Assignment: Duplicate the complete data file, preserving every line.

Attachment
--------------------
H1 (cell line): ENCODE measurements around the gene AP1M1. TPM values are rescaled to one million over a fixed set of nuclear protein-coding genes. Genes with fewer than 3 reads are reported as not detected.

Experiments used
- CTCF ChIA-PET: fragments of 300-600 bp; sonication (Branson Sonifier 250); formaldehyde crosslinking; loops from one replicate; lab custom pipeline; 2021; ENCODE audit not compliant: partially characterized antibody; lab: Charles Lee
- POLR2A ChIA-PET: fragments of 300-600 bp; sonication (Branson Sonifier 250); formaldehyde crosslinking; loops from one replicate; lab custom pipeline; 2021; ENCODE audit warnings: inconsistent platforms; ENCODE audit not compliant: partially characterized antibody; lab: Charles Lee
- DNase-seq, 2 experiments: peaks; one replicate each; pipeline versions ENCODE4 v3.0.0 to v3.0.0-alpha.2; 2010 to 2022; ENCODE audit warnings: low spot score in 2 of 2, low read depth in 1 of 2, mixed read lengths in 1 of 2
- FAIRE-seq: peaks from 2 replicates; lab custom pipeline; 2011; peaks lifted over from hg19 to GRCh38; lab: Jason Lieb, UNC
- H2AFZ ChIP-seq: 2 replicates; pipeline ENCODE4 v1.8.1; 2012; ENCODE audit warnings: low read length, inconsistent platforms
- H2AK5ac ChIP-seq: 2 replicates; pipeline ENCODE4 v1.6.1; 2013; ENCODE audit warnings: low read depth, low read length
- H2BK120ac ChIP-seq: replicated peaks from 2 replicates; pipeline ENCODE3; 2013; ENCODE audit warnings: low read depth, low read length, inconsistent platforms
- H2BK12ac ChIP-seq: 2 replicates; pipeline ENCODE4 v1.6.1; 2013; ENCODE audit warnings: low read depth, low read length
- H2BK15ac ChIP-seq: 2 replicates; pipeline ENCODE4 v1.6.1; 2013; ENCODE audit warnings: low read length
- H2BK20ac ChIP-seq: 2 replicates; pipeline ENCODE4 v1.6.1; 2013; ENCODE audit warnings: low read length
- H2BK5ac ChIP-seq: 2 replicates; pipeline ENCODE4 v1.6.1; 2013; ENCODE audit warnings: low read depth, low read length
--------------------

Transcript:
H1 (cell line): ENCODE measurements around the gene AP1M1. TPM values are rescaled to one million over a fixed set of nuclear protein-coding genes. Genes with fewer than 3 reads are reported as not detected.

Experiments used
- CTCF ChIA-PET: fragments of 300-600 bp; sonication (Branson Sonifier 250); formaldehyde crosslinking; loops from one replicate; lab custom pipeline; 2021; ENCODE audit not compliant: partially characterized antibody; lab: Charles Lee
- POLR2A ChIA-PET: fragments of 300-600 bp; sonication (Branson Sonifier 250); formaldehyde crosslinking; loops from one replicate; lab custom pipeline; 2021; ENCODE audit warnings: inconsistent platforms; ENCODE audit not compliant: partially characterized antibody; lab: Charles Lee
- DNase-seq, 2 experiments: peaks; one replicate each; pipeline versions ENCODE4 v3.0.0 to v3.0.0-alpha.2; 2010 to 2022; ENCODE audit warnings: low spot score in 2 of 2, low read depth in 1 of 2, mixed read lengths in 1 of 2
- FAIRE-seq: peaks from 2 replicates; lab custom pipeline; 2011; peaks lifted over from hg19 to GRCh38; lab: Jason Lieb, UNC
- H2AFZ ChIP-seq: 2 replicates; pipeline ENCODE4 v1.8.1; 2012; ENCODE audit warnings: low read length, inconsistent platforms
- H2AK5ac ChIP-seq: 2 replicates; pipeline ENCODE4 v1.6.1; 2013; ENCODE audit warnings: low read depth, low read length
- H2BK120ac ChIP-seq: replicated peaks from 2 replicates; pipeline ENCODE3; 2013; ENCODE audit warnings: low read depth, low read length, inconsistent platforms
- H2BK12ac ChIP-seq: 2 replicates; pipeline ENCODE4 v1.6.1; 2013; ENCODE audit warnings: low read depth, low read length
- H2BK15ac ChIP-seq: 2 replicates; pipeline ENCODE4 v1.6.1; 2013; ENCODE audit warnings: low read length
- H2BK20ac ChIP-seq: 2 replicates; pipeline ENCODE4 v1.6.1; 2013; ENCODE audit warnings: low read length
- H2BK5ac ChIP-seq: 2 replicates; pipeline ENCODE4 v1.6.1; 2013; ENCODE audit warnings: low read depth, low read length